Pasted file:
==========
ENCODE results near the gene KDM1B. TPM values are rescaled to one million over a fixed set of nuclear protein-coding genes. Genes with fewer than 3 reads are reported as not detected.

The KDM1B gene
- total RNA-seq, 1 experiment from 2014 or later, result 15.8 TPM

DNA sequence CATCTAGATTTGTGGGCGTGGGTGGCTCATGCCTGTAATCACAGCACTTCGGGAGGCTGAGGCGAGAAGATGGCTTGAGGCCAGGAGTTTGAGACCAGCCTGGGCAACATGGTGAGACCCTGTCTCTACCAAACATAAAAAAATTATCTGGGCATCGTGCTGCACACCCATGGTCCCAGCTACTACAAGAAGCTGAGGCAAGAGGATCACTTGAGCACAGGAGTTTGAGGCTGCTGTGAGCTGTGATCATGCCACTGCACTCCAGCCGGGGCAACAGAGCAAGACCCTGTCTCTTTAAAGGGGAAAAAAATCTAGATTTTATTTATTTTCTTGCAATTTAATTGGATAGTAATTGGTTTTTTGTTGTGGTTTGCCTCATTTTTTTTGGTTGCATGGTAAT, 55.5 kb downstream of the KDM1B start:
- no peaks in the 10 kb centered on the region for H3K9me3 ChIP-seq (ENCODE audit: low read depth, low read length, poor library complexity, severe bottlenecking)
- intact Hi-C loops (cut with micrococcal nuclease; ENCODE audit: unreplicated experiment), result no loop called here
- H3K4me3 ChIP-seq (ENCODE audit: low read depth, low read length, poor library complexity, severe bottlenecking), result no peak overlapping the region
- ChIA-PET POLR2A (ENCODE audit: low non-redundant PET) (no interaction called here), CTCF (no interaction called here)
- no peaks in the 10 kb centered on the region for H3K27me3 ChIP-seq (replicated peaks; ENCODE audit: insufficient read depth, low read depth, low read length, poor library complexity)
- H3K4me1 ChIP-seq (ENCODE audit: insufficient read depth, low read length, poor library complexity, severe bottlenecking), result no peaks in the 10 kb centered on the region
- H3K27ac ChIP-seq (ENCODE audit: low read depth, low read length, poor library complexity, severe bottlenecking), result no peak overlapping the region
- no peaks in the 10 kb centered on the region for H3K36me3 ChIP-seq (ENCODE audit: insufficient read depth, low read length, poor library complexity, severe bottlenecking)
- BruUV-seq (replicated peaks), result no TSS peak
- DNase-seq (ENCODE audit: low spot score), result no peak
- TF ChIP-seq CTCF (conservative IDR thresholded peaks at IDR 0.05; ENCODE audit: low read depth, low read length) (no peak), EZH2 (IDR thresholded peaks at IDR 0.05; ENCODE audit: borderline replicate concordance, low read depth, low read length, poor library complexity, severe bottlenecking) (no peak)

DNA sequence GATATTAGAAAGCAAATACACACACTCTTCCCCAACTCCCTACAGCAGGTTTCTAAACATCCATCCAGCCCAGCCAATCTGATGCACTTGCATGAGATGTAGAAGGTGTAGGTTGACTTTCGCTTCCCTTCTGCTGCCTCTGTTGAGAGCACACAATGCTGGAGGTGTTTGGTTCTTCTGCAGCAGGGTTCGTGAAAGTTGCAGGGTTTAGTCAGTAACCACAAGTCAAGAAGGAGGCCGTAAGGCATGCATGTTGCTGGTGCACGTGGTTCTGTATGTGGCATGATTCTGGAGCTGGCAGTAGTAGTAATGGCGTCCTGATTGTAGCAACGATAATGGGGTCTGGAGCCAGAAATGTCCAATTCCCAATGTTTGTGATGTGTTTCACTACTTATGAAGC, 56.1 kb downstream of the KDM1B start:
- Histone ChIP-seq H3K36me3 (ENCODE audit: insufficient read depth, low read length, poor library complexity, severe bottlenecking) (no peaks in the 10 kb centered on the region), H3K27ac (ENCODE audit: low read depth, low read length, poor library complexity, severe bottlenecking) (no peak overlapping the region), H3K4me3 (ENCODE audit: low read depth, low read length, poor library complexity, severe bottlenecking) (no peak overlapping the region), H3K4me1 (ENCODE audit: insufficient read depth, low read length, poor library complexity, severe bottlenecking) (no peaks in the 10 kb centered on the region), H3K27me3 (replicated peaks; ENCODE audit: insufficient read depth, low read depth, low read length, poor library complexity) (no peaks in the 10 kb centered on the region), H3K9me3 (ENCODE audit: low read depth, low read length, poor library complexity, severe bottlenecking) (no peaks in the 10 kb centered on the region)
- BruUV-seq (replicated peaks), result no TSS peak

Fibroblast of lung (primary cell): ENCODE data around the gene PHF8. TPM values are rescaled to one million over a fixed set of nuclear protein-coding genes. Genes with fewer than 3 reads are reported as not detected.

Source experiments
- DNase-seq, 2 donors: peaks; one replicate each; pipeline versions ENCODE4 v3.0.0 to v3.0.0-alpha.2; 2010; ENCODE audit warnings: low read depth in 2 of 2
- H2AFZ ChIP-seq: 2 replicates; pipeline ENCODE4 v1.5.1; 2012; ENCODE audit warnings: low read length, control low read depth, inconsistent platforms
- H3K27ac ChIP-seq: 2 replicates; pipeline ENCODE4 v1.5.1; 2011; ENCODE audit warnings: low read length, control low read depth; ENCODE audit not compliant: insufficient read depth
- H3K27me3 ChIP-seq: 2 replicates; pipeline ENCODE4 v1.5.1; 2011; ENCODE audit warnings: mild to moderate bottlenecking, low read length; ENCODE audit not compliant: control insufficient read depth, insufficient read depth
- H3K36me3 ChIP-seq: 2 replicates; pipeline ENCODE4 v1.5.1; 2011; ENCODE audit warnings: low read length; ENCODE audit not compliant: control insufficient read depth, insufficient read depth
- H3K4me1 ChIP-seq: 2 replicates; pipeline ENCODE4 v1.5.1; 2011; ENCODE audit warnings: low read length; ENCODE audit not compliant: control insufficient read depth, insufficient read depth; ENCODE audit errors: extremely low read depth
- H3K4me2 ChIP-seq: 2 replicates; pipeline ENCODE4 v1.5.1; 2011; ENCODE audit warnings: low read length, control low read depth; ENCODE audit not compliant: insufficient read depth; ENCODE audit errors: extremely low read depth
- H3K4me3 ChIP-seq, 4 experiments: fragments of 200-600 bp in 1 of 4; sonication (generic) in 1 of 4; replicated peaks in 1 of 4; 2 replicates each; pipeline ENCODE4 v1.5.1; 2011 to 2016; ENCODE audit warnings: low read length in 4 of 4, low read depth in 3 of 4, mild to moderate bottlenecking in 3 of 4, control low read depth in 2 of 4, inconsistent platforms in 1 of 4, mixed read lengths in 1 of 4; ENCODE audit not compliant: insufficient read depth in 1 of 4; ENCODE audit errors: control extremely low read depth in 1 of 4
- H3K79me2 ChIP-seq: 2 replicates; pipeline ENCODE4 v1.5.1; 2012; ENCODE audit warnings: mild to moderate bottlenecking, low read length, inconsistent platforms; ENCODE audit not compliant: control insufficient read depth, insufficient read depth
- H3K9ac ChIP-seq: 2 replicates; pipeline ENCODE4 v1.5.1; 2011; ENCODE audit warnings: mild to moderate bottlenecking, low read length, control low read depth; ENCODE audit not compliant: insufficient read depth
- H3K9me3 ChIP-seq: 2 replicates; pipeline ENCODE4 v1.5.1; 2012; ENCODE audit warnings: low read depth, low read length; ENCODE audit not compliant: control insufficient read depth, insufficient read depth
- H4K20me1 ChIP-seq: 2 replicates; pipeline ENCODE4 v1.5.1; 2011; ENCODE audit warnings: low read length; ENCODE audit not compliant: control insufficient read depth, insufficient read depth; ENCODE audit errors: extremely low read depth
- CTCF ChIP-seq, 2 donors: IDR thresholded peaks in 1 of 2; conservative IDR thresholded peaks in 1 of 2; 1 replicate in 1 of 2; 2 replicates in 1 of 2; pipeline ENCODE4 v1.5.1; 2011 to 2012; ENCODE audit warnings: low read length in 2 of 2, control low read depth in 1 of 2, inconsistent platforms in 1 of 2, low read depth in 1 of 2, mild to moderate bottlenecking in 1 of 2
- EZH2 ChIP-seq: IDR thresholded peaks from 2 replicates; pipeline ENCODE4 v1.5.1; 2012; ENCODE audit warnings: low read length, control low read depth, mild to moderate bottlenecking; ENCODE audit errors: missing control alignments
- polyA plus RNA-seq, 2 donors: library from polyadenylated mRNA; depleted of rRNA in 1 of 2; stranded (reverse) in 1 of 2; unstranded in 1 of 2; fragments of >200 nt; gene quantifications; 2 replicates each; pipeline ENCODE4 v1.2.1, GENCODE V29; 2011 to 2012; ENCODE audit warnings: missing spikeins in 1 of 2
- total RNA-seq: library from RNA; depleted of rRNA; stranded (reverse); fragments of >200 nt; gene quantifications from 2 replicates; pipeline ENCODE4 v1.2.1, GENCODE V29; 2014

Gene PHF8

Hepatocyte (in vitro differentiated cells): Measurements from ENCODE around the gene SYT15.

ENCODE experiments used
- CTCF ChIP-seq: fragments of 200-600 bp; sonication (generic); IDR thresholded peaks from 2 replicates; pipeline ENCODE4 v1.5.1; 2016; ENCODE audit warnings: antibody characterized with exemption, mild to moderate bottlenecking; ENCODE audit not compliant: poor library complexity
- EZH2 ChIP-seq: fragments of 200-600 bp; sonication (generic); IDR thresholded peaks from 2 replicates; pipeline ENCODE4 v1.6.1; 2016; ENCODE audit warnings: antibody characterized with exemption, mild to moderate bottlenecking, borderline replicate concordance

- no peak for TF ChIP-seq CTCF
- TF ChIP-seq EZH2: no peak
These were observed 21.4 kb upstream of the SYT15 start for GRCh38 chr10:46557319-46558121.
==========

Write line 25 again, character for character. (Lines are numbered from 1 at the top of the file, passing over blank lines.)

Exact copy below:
- H3K36me3 ChIP-seq: 2 replicates; pipeline ENCODE4 v1.5.1; 2011; ENCODE audit warnings: low read length; ENCODE audit not compliant: control insufficient read depth, insufficient read depth